The New Zealand Police were recently found to have been routinely and illegally photographing young people and adults in public. Many might have expected this to see an end to the practice – but apparently not.
Despite the findings of the joint inquiry by the Independent Police Conduct Authority (IPCA) and Office of the Privacy Commission (OPC), police have not been directed to stop photographing adults. And Police Commissioner Andrew Coster has said the police “don’t necessarily accept entirely the implications of the report we received.”
At the heart of this issue, and more recent questions about the use of traffic surveillance cameras and facial recognition technology, is how the right to privacy is administered. Privacy is a fundamental but not an absolute right. The state – of which the police are a powerful arm – is allowed to collect information on people within its borders.
However there are rules governing the collection of information, with protecting privacy a key requirement. The IPCA-OPC report revealed that the police did not follow relevant privacy rules.
Firstly, police photographed rangatahi (young people) without a lawful purpose. Police did not explain why the photography was necessary or seek proper consent from the rangatahi or their whānau (family). These were not isolated incidents.
Secondly, this demonstrated that the police don’t fully understand New Zealand’s privacy principles.
The joint inquiry recommended significant revising and enhancing of police policy, procedures and training to conform with the provisions of the Privacy Act. But this was rejected by the Police Association on the grounds that it went too far and would hamper effective policing.
That view was in turn rejected by the Deputy Privacy Commissioner. But despite the Privacy Commissioner issuing a compliance notice nine months ago, the police continue to photograph adults in public.
Police failure to follow established rules – in privacy law or otherwise – has wider implications. Effective policing relies on a wide measure of public support and confidence. Trust is a key element of this.
In the past, trust in the police has been damaged by mistakes and poor management, including the politicisation of their role. As the 2007 Commission of Inquiry into Police Conduct recorded, there have also been instances of disgraceful conduct by police officers and associates involving the exploitation of vulnerable people.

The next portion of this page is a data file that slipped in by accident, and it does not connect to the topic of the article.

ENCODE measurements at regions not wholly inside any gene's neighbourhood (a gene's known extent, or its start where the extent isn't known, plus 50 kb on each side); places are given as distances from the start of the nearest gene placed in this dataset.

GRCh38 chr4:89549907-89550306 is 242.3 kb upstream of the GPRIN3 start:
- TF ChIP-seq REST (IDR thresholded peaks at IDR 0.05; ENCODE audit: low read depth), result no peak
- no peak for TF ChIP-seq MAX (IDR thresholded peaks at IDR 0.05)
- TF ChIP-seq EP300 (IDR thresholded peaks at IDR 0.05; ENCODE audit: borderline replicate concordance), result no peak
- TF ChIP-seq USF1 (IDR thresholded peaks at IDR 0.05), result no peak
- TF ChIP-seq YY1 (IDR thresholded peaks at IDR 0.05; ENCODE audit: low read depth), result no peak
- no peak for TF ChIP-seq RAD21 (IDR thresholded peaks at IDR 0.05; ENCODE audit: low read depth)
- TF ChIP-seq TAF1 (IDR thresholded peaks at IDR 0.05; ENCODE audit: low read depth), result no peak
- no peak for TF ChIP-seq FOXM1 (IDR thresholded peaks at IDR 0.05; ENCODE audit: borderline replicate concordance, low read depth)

Various attempts to rebuild trust have been made through provisions within the Policing Act, an Independent Police Complaints Authority, public commitments to Māori and formal apologies for wrongful actions that caused hurt and loss to innocent people.
However, levels of trust vary by community, despite police claims (citing independent surveys) that public trust is high. And the findings of the recent joint inquiry are another example of Māori being targeted by and disproportionately represented in police actions.
The report’s findings can be seen as further evidence of institutionalised racism within New Zealand’s justice system, for which the police are gatekeepers. For young people, the consequences of such breaches, and the resulting distrust of police, can last their entire lives and have intergenerational effects.
Updating the law
It is clear police education, training and legislation must change.
Currently, the principles of the Policing Act require police to do their work in a manner that respects human rights, including the right to be free from discrimination.
These principles should be amended to ensure that policing also accords with Te Tiriti o Waitangi, the New Zealand Bill of Rights Act, the Privacy Act and the United Nations Declaration on the Rights of Indigenous Peoples.
Given the joint inquiry stems originally from complaints about the photographing of rangatahi, the policing principles should also accord with the United Nations Convention on the Rights of the Child, prioritising the child’s best interests, their right to be free from discrimination, and their right to be heard.
Determining their best interests must then involve kaumātua (elders) and their communities in culturally appropriate ways. We must remember that what is in the best interests of tamariki and rangatahi Māori is multifaceted: they are tangata whenua (people of the land), they are te rito o te harakeke.
Respecting the law
The Oranga Tamariki Act 1989 incorporates internationally recognised rights and principles concerning young people and children in domestic law. It also incorporates and supplements the longstanding tikanga notion of “mana tamaiti”, defined in the law as:
the intrinsic value and inherent dignity derived from a child’s or young person’s whakapapa (genealogy) and their belonging to a whānau, hapū, iwi, or family group, in accordance with tikanga Māori.
Police taking unlawful photographs of rangatahi seems out of step with such a definition, as well as the act’s general principles and its principles concerning youth justice.
The protection of all communities and the prevention of crime are central goals of policing. But the police themselves must follow the rules and be accountable if they are to build the trust, support and confidence of the communities they serve.
Updating the Policing Act to better protect privacy will support necessary changes to police education and training, and meaningfully reflect the needs and aspirations of those at the flax roots of the community.
Claire Breen, Professor of Law, University of Waikato; Alexander Gillespie, Professor of Law, University of Waikato; Edmond Thomas Carrucan, Lecturer in Law, University of Waikato, and Valmaine Toki, Professor of Law, University of Waikato
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